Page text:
How many times have you heard someone say my father or mother was fine before s/he fell? For many older adults, an unexpected fall can lead to a series of events that end in serious or fatal complications. As a result, many elderly are terribly afraid of falling. The likelihood of falling increases even more as the elderly begin to lose their balance. This fear of falling is one underlying reason for the elderly avoiding commonplace activities like walking, shopping, socializing. In reality, though, most falls occur at home while doing mundane activities. This fear helps to explain why the elderly view themselves as fragile and their caregivers would do well to adjust their thinking to this reality as well. These falls not only make living independently more of a challenge, they also increase the risk of an early death.
According to the National Institute of Health, “falls are the number one cause of fractures, hospital admissions for trauma, loss of independence, and injury deaths” among older adults in the US. The most common fractures from falls are: spine, hip, forearm, leg, ankle, pelvis, upper arm and hand. About 20-30% of those who fall suffer from hip fractures and head trauma. And, 95% of hip fractures are caused by falls.
The Center for Disease Control says that one 1 out of 3 aged 65 and older fall every year and people 75 and older who fall are four to five times more likely than those aged between 65 and 74 to be admitted to a long term care facility for a year or more. In 2010, 2.3 million non-fatal falls were treated in the emergency room and more than 662,000 were hospitalized. Estimated direct medical costs for these injuries were $30 billion.
Things to do to prevent falls include:
- Regular exercise, especially those that work on balance like yoga and tai chi, can help steady the elderly adult.
- Have the doctor or pharmacist review all medications to identify those most likely to cause dizziness and drowsiness.
- Make regular eye check-ups to ensure they are fitted with glasses with the optimal prescription for clear vision. Interestingly, even wearing bifocals while walking or on steps may blur the vision enough to cause falls.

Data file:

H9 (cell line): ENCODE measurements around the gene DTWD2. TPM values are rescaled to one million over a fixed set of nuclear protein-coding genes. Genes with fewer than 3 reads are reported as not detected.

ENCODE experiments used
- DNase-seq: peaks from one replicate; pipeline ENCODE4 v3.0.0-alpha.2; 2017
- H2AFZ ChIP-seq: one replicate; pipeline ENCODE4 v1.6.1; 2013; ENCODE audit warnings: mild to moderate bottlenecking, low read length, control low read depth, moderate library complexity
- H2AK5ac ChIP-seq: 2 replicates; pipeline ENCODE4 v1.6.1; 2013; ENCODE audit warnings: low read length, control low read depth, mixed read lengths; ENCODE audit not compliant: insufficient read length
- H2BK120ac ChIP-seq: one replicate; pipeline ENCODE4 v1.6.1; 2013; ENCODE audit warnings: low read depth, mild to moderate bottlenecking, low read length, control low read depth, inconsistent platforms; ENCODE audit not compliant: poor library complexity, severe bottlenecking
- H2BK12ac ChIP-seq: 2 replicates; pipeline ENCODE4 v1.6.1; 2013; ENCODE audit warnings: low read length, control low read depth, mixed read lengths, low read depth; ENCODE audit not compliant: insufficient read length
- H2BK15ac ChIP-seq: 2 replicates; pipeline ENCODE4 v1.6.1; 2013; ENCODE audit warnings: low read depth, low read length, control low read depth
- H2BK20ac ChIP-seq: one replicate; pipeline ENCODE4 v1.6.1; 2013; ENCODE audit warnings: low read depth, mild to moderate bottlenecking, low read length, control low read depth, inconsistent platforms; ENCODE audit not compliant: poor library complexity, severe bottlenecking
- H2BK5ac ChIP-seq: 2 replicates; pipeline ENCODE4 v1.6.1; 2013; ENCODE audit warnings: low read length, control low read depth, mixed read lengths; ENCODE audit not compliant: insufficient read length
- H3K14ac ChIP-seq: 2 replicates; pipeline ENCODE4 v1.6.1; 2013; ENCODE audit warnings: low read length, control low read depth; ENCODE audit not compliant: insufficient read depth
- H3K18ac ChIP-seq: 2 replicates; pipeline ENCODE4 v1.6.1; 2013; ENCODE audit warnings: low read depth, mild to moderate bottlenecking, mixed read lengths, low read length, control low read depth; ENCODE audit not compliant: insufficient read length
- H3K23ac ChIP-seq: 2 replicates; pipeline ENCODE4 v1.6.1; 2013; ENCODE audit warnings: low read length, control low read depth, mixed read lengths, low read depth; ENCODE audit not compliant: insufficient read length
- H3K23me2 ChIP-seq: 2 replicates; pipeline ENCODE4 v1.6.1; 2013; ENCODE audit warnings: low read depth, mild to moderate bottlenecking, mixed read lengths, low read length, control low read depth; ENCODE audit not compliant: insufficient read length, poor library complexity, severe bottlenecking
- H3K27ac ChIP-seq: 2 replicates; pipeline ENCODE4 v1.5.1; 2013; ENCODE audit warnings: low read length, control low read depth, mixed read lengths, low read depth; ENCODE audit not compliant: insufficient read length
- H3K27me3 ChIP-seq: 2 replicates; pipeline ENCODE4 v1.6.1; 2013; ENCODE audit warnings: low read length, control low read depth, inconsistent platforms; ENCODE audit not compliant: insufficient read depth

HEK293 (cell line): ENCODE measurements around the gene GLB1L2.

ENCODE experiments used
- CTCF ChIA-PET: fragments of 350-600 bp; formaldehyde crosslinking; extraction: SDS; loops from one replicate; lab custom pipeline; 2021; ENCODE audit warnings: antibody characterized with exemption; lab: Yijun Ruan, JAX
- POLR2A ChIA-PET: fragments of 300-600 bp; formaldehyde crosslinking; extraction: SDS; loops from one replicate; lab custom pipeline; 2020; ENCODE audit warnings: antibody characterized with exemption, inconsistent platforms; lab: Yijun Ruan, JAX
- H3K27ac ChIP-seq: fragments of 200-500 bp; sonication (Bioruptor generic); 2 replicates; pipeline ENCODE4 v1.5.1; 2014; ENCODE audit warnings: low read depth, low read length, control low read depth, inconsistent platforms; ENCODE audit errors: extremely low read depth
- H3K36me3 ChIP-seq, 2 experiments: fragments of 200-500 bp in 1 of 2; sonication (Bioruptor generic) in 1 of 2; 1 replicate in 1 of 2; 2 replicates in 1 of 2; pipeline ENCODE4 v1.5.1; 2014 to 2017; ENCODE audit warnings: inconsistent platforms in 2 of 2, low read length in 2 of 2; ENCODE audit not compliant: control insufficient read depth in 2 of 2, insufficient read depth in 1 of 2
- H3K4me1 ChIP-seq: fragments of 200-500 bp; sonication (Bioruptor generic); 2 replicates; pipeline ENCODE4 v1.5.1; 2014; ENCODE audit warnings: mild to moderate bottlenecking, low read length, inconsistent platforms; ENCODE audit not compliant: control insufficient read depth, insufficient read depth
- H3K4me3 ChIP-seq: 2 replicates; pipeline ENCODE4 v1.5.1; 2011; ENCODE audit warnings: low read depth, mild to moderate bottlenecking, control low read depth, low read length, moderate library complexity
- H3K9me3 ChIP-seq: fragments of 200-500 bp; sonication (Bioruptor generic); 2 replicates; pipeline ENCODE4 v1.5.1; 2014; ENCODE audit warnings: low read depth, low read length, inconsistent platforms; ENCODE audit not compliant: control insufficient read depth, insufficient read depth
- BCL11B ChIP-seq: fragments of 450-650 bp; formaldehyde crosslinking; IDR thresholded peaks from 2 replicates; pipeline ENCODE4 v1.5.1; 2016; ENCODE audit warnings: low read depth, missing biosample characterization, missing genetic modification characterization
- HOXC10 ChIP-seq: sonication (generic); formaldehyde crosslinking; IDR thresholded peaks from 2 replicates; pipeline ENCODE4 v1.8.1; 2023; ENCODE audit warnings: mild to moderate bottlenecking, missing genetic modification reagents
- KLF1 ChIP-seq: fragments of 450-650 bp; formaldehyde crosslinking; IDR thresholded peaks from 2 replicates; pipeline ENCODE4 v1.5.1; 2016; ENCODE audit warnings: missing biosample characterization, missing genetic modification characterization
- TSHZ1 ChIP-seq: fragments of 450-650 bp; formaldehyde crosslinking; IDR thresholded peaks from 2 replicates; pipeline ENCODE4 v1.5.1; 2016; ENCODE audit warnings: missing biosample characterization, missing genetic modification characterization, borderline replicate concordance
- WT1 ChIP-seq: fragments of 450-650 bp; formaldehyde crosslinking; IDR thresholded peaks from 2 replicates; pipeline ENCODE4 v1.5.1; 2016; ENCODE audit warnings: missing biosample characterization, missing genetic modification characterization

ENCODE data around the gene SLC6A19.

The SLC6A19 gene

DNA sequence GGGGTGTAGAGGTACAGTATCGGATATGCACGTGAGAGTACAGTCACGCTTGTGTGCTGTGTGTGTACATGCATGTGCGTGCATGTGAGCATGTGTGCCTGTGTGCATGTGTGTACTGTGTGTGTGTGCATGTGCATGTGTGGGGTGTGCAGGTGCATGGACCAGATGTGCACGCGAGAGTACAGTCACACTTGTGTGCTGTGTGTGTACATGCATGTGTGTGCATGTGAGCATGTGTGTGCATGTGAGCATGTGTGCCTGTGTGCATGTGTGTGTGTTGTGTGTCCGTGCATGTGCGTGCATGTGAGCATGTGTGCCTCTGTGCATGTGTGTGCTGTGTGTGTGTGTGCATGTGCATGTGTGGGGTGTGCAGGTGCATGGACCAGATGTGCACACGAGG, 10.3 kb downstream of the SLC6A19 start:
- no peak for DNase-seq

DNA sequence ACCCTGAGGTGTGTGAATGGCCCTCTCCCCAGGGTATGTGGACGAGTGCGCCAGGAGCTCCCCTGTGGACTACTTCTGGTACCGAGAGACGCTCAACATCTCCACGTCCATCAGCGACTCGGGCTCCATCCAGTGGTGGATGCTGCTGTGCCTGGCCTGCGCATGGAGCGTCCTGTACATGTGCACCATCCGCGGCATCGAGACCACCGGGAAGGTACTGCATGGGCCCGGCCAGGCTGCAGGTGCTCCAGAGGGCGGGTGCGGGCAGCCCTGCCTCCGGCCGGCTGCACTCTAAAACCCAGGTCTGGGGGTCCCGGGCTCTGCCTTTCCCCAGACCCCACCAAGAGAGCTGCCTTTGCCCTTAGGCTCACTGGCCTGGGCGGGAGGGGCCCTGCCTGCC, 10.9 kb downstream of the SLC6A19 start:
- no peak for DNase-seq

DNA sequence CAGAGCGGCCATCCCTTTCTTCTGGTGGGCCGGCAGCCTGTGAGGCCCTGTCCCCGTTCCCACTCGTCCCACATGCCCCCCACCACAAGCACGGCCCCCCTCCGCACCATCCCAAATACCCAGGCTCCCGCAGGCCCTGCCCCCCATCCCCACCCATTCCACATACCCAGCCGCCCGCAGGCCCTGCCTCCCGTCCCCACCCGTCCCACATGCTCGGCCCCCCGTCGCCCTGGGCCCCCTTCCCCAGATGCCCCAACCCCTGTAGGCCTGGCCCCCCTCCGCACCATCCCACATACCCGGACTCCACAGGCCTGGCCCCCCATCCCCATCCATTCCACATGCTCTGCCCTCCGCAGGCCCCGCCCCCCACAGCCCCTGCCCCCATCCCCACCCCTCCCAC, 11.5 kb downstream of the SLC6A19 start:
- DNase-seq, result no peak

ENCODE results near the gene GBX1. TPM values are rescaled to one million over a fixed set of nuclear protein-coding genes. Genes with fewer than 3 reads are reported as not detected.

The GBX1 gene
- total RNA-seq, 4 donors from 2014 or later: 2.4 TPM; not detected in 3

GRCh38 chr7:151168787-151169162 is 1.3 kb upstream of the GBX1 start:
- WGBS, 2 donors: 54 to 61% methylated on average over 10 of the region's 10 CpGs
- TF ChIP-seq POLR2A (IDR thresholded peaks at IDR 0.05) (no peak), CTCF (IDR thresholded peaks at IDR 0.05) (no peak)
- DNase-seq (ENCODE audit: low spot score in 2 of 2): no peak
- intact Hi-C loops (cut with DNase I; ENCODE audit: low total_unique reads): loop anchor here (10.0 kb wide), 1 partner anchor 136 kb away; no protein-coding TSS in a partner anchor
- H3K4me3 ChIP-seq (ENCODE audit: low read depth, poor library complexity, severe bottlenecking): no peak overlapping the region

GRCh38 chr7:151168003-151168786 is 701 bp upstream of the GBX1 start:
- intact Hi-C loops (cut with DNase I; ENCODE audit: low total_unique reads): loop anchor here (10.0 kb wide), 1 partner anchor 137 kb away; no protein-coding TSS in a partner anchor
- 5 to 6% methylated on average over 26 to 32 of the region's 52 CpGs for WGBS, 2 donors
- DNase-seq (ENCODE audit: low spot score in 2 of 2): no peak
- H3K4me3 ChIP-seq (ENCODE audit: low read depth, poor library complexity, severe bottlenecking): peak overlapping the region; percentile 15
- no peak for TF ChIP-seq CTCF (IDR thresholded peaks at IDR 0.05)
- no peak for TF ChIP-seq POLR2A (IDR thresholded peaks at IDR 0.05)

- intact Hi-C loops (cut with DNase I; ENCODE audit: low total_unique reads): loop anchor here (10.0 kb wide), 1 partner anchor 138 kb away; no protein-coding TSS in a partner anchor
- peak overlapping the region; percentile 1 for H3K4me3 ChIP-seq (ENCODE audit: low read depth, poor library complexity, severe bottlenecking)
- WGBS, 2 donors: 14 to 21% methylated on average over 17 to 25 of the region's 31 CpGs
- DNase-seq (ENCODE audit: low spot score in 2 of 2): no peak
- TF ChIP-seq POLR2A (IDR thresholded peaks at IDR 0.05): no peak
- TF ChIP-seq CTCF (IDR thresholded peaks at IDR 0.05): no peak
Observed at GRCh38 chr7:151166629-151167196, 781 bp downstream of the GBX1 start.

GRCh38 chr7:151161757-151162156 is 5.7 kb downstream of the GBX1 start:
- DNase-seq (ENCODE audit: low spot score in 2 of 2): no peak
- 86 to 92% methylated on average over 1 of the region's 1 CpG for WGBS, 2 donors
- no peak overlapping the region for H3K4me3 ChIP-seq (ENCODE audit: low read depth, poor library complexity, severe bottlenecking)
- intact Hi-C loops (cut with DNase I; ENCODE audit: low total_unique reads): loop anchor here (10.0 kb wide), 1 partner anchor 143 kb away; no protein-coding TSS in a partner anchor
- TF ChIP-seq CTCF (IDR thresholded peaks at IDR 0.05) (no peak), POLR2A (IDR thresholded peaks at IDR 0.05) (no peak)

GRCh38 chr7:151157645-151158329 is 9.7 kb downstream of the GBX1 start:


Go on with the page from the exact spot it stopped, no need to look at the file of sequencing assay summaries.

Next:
- Elder proofing a home taking elderly needs and deficits into account much as we do for babies is often neglected. Tripping hazards from carpets, wires, and clutter need to be removed. Grab bars in places like the shower, tub, and toilet as well as proper lighting often prove essential.
- Physical therapy may be useful for improving balance and walking confidence. Your doctor or health care provider may be able to make that referral.
- Regular dizziness may indicate an underlying medical condition with respect to blood pressure, circulation, or sensory issues which should be checked out by a physician.
Falls can be prevented and a good caregiver can minimize any negative long term effects if one does occur. David York Agency is intimately aware of what a safe living space for an elderly person should look like and can help set that up. Our aides are adept at anticipating potentially dangerous situations before they occur to avoid unnecessary falls. However, if a fall should occur off our watch, our care givers will give the highest standard of care to assure the best possible outcome for your loved one.
David York Agency provides skilled home health aide services for home healthcare. We would be happy to discuss your case with you. Visit our website at http://davidyorkhomehealthcare.com/ or follow us on Facebook, Twitter, or LinkedIn.